Defense Update: Our 2,000th American Death in Afghanistan

Every additional death in any military conflict is a tragedy. But for some reason, the 100th, the 1,000th or, as in this case, the 2,000th American to die in our wars comes to symbolize a very conspicuous, sad milestone.

While we may not remember the names, I am sure most of us were shocked when we read about the 2,000th, the 3,000th and then the 4,000th American to die during the war in Iraq.

On June 13, after more than 10 years of fighting in Afghanistan, Marine Cpl. Taylor J. Baune is the 2,000th American to die in support of Operation Enduring Freedom.

Cpl. Taylor J. Baune, from Andover, Minn. was only 21 and was killed “while conducting combat operations in the Helmand province,” according to a statement by the U.S. military

That is the grim statistic. Now the young man behind the statistic.

According to Military.com News

[Cpl. Taylor Baune] deployed to Afghanistan on March 24, 22 days after he married his high-school sweetheart in Las Vegas among family, Colleen Baune said. The two started dating while she was 15 and he was 16 in high school.

Taylor Baune graduated from Andover High School in 2009.

“He was the most fun, carefree person,” [his wife, Colleen Baune, 20,] said. “He was always trying to make people laugh and would do whatever he could to turn someone’s day around.”

“He lit up the room when he showed up,” Colleen’s father, Randy Crooker of Anoka, said of his son-in-law.

The avid golfer followed in the footsteps of other men in his family when he joined the military, Colleen Baune said.

“It was his dream,” Colleen Baune said. “And once he sets his mind on something, you can’t change it.”

The couple planned to stay in California while Colleen Baune finished college and then to return to the Minnesota area. They liked to cook together and go bowling, Colleen Baune said. Her husband also especially liked to sing and dance.

“He was always trying to get me to do it with him,” she said.

Andover High School assistant principal Bob Bursaw called his death “sad news.” Baune transferred to Andover from Anoka High School during his junior year, Bursaw said.

Crooker said three Marines delivered the news to his daughter late Wednesday as she returned home from work in San Diego.

He also said the corporal had planned to return to civilian life after he finished his tour in November or December.

In addition to his wife, Taylor Baune is survived by a half-brother, half-sister, his father, and his in-laws. His mother died a few years ago, Colleen Baune said.

His body is expected to arrive in Dover, Del., on Saturday and be returned to Minnesota from there, Colleen Baune said.

Finally, “Baune is the 29th soldier from Minnesota to die in combat in Afghanistan,” and, now, the 2,000th fallen hero in that war.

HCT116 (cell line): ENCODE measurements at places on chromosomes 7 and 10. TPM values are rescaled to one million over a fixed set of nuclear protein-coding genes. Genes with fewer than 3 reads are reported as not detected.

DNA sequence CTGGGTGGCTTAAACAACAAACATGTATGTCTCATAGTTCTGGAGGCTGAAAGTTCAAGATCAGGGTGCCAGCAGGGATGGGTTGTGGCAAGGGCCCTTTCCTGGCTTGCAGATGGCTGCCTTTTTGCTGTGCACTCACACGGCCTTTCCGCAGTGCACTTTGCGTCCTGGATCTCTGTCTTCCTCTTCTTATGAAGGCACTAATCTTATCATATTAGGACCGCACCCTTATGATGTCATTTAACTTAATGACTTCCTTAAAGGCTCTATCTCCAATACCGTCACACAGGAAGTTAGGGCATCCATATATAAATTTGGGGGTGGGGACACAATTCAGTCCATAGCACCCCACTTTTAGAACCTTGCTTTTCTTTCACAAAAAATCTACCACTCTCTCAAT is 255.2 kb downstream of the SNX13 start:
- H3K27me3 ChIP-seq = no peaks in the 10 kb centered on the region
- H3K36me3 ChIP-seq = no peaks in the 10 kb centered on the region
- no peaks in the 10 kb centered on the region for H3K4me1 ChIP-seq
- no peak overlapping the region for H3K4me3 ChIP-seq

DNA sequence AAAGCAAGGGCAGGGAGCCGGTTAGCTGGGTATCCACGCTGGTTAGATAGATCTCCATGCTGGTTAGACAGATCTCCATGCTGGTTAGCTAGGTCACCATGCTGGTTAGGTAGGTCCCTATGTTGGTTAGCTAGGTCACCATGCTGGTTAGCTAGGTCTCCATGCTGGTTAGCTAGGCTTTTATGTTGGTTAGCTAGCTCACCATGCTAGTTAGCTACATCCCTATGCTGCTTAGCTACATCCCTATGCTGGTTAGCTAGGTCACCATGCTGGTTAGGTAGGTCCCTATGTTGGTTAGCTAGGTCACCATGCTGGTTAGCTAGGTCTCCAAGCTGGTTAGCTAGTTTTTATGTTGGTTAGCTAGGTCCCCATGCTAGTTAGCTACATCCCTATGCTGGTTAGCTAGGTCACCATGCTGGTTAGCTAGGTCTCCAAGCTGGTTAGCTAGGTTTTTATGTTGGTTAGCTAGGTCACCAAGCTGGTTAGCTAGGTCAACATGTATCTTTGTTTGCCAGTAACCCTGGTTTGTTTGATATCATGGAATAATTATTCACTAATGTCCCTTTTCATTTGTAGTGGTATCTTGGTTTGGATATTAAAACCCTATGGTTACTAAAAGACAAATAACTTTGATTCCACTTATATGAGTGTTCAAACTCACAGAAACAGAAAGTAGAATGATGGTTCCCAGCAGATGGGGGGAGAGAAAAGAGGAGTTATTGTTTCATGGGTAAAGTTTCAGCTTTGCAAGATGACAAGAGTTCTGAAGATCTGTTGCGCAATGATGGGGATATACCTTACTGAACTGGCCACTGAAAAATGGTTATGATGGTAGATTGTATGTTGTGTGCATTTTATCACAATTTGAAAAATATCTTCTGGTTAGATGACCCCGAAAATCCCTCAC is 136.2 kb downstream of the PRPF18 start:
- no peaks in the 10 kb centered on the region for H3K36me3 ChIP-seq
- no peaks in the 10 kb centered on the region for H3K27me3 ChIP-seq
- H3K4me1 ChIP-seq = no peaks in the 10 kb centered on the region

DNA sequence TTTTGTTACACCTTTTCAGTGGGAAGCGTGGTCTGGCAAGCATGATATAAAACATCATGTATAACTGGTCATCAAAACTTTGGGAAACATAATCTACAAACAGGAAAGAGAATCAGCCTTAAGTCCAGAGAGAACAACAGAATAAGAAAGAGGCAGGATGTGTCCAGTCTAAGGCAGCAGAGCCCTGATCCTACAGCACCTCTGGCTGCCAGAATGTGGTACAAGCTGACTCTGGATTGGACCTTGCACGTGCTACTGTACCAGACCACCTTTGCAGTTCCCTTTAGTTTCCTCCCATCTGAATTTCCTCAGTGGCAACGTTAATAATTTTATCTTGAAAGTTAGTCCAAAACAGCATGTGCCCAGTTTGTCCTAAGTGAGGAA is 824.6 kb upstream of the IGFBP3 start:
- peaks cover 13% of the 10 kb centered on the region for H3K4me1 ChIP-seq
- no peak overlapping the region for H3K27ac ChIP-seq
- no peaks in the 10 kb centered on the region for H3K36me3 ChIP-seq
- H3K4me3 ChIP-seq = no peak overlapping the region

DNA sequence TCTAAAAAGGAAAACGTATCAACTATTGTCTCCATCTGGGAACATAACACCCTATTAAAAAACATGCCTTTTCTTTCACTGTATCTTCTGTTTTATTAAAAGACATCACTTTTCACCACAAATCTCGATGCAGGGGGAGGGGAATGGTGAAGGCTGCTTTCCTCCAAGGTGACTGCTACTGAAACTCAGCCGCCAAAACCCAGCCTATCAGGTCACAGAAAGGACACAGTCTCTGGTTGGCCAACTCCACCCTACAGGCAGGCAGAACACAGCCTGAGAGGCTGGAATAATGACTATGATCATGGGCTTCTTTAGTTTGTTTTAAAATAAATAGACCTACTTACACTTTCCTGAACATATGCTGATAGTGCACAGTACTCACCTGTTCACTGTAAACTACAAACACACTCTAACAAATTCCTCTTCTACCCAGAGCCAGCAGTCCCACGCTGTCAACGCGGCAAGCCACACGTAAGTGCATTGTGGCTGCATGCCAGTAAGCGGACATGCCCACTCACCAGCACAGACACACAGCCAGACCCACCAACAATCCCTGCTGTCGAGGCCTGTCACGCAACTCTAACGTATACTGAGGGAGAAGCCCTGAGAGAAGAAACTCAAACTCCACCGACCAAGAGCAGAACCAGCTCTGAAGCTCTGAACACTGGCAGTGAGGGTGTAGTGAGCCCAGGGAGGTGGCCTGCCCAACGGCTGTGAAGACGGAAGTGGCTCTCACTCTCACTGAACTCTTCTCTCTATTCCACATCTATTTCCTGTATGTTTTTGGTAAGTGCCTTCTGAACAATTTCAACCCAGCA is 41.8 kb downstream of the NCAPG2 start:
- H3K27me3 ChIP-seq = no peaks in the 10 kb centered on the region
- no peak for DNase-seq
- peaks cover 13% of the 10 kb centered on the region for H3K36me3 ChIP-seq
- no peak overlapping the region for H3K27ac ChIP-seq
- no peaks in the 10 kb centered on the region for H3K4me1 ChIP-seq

Read more here

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Author: DORIAN DE WIND, Military Affairs Columnist

  • slamfu

    Dorian I’m not sure if there is an actual name for this, but its for when the war is largely over, and many of those who were ready to give their lives in battle now get the feeling that they don’t want to be the last guys to die in a war that’s already been largely concluded. I have to say, after we got Bin Laden, that’s how I would feel if I was over there. It’s unbelievably sad to me that its over a year since we killed the man who started this mess, and we have a young man just married get this tragic honorary. It must be very galling for parents whose children are still in harm’s way.

  • DORIAN DE WIND, Military Affairs Columnist

    I am sure there are many thoughts and expressions about what you are referring to, slamfu. But the first thing that came to my mind was John Kerry’s “How Do You Ask a Man to Be the Last Man to Die..” referring to the Vietnam War.

    And I do agree with you at to how tragic it all is.

  • rudi

    The 4000 and 2000 dead are tragic. But these wars are fought by strangers, not the kid next door. YET THESE TOTALS are only typical of slower years in Vietnam(1966 and 1970).
    How would the US citizens respond to over 11,000 KIA’s in a single year like 1967 thru 1969?
    http://en.wikipedia.org/wiki/Vietnam_War_casualties

    By Year
    Year of Death Number Killed
    1956–1964 401
    1965 1,863
    1966 6,143
    1967 11,153
    1968 16,592
    1969 11,616
    1970 6,081
    1971 2,357
    1972 641
    1973 168
    1974–1998 1,178

    The number of causalities in just the D-Day invasion was near this total.
    http://www.ddaymuseum.co.uk/d-day/d-day-and-the-battle-of-normandy-your-questions-answered#casualities
    I’m not trivializing Iraq and Afghanistan, but comparing these wars to past wars…

  • DORIAN DE WIND, Military Affairs Columnist

    I don’t know, Rudi.

    I believe each war, each battle, each casualty needs to be considered — and mourned — separately and in the context of the times and circumstances we are living in and the reasons for which the wars and battles are fought and our men (and women) are dying for.

    Here’s one statistic that will totally floor you: During the single Meuse-Argonne battle in 1918 – a single battle -- during World War I, we lost 26,000 Doughboys (and nearly 100,000 were wounded).

    I find it hard to make comparisons.

  • slamfu

    Not to split hairs but that battle did last over 6 weeks. Obviously if the casualty rate had been equal to D-Day the number would have been well in excess off 100,000 killed. On a side note, here is a picture of some of our boys fighting in whats left of the Argonne “Forest”

    http://en.wikipedia.org/wiki/File:US23rdInfantry37mmGunInActionFrance1918-ARC531005.gif

  • DORIAN DE WIND, Military Affairs Columnist

    You’re right. slamfu,the Meuse-Argonne battle did last a long time — it must have been an eternity for our troops.

    BTW that is a superb photograph you linked to.

    Thank you